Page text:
Holiday Cheese Plate Guide: Three Things.

The way I see it, there are four things one can do to create a perfect cheese plate for the holidays.  One is to put your favorite 3-5 cheeses on a plate. Eat them. Have your guests eat them (or don’t, if you pick ones that are less crowd-friendly you get more cheese on your leftover roasted turkey sandwiches – hint: funky washed-rinds, turkey and cranberry paninis are delicious).  In short- you all don’t really need me- cheese is delicious and it’s hard to go wrong with such perfection.

However, there are three things I learned about making a well-rounded cheese plate throughout the years and I’m not afraid to share what I’ve learned via my dairy obsession.

The Cheese Plate Guide: Three Things.

1. Know your crowd.

If you decide not to just go with your favorite 3 to 5 cheeses, you’re obviously more concerned with others’s culinary comfort than fulfilling just your own cheese desires. Nice. Nice. You might not be an only child like I am. Now it’s time to ask yourself, how comfortable dairy-wise do you think your crowd is? To start, do they like more mild or bold flavors beyond cheese? Does your grandmother sip Millers and Coors like mine does, or does she go for craft beer or tequila (Go Nana!)? Do your friends tend to stay with Chardonnay and Merlot, or do they get experimental in their wine choices and order a volcanic or Jura wine every once in a while? Less you think I only know people who drink, do your people go with the basic turkey and bread stuffing at Thanskgiving, or do they mix it up by smoking or herb-brining a turkey and trying a crazy new stuffing recipe every year? Would they ever consider cooking something else besides a turkey?

If your crowd leans toward the former options (simple beers, familiar grapes, always classic turkey, etc..), it might do to keep your cheese plate plate generally more subtle – less experimental. And then for education and flavor’s sake, throw in a strong cheese, with a side of honey or preserves to remind them know that there are other diary worlds out there just waiting to be explored.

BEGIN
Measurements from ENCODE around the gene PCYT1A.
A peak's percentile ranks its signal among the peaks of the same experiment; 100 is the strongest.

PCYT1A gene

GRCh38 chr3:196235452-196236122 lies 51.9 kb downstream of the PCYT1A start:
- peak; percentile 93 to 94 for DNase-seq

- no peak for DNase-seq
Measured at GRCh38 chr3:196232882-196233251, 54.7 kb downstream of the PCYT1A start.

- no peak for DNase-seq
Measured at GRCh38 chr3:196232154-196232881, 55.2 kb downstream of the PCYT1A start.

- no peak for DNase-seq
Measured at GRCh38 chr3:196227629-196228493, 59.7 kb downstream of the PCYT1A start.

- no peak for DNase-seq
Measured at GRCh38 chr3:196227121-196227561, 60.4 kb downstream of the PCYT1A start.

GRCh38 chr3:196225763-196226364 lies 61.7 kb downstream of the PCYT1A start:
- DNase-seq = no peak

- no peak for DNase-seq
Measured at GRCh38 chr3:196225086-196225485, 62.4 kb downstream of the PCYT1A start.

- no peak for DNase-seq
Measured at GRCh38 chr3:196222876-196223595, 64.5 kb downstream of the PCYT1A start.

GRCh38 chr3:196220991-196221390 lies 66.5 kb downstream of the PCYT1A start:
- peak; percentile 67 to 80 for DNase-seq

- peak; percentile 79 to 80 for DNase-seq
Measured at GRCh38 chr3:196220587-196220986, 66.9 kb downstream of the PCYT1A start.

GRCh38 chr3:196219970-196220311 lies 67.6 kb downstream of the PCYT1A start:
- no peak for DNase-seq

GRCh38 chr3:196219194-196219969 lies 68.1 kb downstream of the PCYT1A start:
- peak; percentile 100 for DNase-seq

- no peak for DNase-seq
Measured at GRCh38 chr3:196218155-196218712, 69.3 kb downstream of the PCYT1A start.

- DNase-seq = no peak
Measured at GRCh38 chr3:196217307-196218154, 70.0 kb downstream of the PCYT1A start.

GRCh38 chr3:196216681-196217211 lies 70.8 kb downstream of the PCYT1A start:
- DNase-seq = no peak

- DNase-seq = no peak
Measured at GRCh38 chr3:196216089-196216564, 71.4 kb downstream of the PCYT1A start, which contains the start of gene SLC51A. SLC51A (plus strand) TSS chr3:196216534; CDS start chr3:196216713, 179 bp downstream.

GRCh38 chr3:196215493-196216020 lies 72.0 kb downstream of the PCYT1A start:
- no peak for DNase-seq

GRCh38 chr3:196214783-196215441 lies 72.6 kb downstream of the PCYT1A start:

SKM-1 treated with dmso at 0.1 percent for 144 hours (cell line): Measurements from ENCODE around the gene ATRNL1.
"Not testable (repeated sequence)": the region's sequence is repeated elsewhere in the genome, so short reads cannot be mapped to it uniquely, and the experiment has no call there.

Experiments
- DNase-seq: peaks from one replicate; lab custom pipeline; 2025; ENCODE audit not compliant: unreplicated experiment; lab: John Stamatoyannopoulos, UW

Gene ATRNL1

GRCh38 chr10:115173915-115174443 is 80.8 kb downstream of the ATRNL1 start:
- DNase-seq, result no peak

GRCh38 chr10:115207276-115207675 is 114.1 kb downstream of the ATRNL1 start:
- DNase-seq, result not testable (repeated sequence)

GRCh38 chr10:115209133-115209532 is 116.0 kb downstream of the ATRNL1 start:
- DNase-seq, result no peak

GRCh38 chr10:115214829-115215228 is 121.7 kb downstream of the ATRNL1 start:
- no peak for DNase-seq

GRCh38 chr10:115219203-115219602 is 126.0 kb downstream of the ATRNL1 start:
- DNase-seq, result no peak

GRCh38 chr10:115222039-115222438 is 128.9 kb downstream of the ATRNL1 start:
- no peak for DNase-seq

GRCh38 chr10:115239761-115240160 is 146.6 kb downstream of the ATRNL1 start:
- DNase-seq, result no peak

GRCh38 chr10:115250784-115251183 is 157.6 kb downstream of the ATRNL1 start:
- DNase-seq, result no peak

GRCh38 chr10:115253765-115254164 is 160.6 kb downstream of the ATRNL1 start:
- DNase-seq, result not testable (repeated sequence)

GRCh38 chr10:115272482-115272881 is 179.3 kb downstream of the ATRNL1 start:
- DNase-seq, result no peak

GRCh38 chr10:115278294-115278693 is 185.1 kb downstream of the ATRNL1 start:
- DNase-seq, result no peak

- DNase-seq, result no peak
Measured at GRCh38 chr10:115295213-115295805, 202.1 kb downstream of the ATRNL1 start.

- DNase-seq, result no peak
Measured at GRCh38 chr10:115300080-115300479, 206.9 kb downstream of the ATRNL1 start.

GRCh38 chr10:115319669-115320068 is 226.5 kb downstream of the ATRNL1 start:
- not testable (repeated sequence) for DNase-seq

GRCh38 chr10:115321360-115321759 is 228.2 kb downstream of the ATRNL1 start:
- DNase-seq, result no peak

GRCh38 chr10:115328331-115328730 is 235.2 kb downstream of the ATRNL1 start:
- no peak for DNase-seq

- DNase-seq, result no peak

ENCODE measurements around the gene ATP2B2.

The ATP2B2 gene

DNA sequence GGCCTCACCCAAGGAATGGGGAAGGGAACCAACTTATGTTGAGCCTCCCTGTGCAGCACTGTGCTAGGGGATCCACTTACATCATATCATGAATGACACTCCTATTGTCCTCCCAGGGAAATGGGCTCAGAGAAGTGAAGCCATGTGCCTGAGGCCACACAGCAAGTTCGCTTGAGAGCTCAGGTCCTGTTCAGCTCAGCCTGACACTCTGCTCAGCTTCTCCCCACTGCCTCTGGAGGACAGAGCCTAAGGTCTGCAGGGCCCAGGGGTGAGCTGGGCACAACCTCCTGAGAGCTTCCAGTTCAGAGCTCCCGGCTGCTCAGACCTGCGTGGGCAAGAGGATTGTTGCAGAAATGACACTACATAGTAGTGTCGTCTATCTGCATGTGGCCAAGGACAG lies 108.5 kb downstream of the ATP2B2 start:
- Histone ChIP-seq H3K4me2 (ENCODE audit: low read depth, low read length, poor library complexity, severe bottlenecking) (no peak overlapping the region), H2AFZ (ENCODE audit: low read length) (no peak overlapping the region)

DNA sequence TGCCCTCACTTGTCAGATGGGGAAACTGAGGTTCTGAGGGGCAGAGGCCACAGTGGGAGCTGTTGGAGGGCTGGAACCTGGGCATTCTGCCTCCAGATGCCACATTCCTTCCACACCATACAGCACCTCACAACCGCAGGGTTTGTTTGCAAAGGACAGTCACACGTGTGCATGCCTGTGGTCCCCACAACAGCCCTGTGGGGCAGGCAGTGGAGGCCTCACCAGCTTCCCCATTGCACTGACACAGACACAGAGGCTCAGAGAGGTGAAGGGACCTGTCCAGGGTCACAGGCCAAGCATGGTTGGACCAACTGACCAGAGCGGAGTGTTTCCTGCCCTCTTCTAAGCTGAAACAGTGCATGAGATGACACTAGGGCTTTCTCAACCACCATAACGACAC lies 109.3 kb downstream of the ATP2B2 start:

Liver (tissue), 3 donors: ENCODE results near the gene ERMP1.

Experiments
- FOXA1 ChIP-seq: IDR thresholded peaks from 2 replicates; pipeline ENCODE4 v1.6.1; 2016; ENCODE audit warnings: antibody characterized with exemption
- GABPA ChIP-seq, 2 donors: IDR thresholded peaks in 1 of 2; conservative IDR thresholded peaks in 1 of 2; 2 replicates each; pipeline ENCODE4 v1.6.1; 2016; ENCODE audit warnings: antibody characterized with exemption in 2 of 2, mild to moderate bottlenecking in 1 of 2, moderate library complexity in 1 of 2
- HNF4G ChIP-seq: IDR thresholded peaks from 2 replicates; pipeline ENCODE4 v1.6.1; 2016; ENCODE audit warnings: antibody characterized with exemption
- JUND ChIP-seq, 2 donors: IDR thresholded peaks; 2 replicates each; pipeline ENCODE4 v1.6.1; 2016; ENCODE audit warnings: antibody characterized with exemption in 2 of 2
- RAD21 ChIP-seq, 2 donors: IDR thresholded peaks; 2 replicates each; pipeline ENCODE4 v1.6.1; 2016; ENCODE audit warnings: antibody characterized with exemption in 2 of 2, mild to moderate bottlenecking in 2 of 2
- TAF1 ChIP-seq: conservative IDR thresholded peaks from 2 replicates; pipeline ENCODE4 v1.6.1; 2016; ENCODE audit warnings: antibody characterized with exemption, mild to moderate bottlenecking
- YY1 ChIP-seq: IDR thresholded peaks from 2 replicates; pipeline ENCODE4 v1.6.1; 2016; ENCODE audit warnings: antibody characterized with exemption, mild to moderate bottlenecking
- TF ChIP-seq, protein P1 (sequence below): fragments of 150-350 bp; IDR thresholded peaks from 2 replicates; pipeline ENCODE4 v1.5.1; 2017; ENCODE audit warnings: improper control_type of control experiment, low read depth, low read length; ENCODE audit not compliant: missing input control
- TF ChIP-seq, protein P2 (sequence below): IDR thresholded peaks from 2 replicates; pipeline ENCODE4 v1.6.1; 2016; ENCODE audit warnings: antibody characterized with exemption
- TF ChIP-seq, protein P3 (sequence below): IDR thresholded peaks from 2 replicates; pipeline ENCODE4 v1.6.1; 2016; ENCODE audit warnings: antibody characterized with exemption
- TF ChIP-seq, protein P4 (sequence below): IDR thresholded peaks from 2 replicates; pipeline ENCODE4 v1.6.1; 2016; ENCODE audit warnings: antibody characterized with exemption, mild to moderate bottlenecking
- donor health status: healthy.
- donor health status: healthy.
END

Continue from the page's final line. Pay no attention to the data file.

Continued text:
But subtle need not be boring.

Some of my favorite subtle, even mild, cheeses:

  • Soft and Creamy: Cowgirl Creamery’s Mt. Tam, Brillant Savarin, Rush Creek, La Tur.
  • Lightly punchier, goat’s milk: Twig Farm’s tommes and wheels, Garrotxa, Achadinha’s Broncha
  • Sheep’s milk: Abbaye de Belloc, Manchego, Everona’s Piedmont
  • Semi-hard and Crumbly Styles: Dunbarton blue, Fiscalini Cheddar, Lincolshire Poacher, Comté

If your crowd likes fiercer flavors or you decide to slip in a fun one, consider some of my below favorites. Remember that you can always serve a little sweetness like honey, fruit, or preserves on the side to gently warm hearts.

  • Washed Rind: Chalet Cheese Limburger, Époisses, Torta La Serena, Grayson
  • Hard and Strong: Achadinha’s Capricious
  • Blue: Jean D’Alos Roquefort, Bohemian Blue

2. Keep your selections from three to five cheeses. Don’t overwhelm your guests.

Even one cheese with a couple of pairing options work. If you choose one, go big. Make it decadent. And if you invite me, make sure you have other apps for people to snack on because that one cheese will go fast.

3. Choose different textures, flavors, and milks to bring the number to three or five.

You’ve got goat, cow, sheep, mixed-milk, buffalo. Soft, hard, creamy, crumbly. Subtle, milld, strong. I try to pick at least one goat, cow and sheep, and at least one funky (washed-rind) cheese, and one blue. But that’s just how I roll. It doesn’t matter which milk type is hard or soft, or which milk type is funky or blue. Play around if your crowd is experimental- your creamy pick need not be cow’s milk. Try Kinderhook by Old Chatham, a sheep’s milk triple-creme, for example.

Lastly, serve something for people to put their cheese on. I like bread (or, just slicing the cheese and putting it into my mouth, but let’s assume your folks like cheese vehicles) or simple crackers.

So those are my suggestions. Simple. Clean-cut and straightforward. And remember, you’re eating cheese. Have fun with it.

Next week- I’m getting crafty. Yes, this is different for “It’s Not You, It’s Brie.” I’m gonna show you how to make cheese name tags for your plate with wine corks, so drink up.



The Book Release, The Election, Cheese.

The week has arrived. Starting this week, this Tuesday in fact, you can both a) Vote for president in a polling booth, and b) find my book and hang out with me at a book signing while eating cheese. Mmm hmmm…..